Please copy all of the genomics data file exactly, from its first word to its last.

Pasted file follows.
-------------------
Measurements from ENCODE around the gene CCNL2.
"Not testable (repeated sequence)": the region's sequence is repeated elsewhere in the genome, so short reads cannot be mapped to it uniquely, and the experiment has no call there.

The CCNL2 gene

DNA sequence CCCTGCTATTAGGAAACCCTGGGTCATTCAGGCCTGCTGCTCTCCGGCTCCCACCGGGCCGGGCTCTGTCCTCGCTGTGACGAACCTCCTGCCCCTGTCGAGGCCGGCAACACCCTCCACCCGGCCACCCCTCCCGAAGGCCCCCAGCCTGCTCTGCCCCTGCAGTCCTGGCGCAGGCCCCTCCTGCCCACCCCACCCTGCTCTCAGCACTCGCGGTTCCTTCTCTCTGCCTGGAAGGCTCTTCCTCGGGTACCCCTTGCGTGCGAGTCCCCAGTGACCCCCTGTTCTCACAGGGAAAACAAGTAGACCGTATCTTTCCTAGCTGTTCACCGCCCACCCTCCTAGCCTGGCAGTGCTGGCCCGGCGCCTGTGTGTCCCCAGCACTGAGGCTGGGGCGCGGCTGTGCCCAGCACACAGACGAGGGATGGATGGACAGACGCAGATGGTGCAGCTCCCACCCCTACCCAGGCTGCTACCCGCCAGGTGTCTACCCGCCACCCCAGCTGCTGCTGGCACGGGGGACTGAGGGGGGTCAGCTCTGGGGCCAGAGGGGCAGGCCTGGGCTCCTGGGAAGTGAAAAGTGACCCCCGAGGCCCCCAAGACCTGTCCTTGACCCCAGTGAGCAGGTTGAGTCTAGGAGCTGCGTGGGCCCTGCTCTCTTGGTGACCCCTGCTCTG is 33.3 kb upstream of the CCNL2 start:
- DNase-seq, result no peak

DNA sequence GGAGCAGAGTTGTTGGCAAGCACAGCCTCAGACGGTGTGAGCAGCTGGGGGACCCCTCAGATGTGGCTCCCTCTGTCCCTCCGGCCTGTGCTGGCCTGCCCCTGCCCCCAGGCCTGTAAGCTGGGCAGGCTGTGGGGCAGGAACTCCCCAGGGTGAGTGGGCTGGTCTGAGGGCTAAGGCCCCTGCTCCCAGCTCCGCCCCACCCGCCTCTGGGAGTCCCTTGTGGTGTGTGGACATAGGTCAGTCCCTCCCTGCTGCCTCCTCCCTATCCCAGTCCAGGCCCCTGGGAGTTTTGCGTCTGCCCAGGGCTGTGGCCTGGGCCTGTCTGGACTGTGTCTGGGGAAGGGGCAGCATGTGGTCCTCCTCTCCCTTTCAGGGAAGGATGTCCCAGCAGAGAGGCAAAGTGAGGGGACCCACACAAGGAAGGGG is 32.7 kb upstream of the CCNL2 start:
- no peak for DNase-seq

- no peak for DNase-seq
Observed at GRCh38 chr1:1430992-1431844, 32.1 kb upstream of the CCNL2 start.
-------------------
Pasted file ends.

Measurements from ENCODE around the gene CCNL2.
"Not testable (repeated sequence)": the region's sequence is repeated elsewhere in the genome, so short reads cannot be mapped to it uniquely, and the experiment has no call there.

The CCNL2 gene

DNA sequence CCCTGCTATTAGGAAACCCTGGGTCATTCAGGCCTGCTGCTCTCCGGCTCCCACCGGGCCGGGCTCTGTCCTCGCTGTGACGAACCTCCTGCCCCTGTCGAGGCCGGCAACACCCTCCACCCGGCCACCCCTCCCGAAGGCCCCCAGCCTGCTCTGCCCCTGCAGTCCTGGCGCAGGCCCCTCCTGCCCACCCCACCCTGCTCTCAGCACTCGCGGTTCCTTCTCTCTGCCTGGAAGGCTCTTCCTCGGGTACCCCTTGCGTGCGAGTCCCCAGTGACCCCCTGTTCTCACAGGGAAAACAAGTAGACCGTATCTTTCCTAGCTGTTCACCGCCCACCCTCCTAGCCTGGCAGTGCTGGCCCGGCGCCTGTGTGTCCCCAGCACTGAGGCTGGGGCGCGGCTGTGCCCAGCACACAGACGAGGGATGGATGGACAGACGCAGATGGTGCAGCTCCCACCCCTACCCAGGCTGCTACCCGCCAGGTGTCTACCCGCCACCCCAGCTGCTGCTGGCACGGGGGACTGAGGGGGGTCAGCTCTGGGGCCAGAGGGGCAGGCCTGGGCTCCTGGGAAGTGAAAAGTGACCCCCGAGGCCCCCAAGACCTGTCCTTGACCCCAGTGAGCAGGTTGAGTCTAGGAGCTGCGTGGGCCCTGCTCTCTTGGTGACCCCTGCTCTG is 33.3 kb upstream of the CCNL2 start:
- DNase-seq, result no peak

DNA sequence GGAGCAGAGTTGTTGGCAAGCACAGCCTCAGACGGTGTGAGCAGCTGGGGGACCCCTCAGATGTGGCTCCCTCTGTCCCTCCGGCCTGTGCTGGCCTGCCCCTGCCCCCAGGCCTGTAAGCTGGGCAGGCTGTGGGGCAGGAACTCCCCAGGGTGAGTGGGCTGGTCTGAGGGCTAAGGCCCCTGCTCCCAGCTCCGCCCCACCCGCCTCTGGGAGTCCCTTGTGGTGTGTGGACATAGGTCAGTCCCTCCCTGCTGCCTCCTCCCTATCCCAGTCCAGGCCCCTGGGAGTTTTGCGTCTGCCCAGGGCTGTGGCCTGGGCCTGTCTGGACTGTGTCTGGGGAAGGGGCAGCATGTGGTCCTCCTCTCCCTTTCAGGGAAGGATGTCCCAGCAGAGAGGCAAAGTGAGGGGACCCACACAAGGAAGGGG is 32.7 kb upstream of the CCNL2 start:
- no peak for DNase-seq

- no peak for DNase-seq
Observed at GRCh38 chr1:1430992-1431844, 32.1 kb upstream of the CCNL2 start.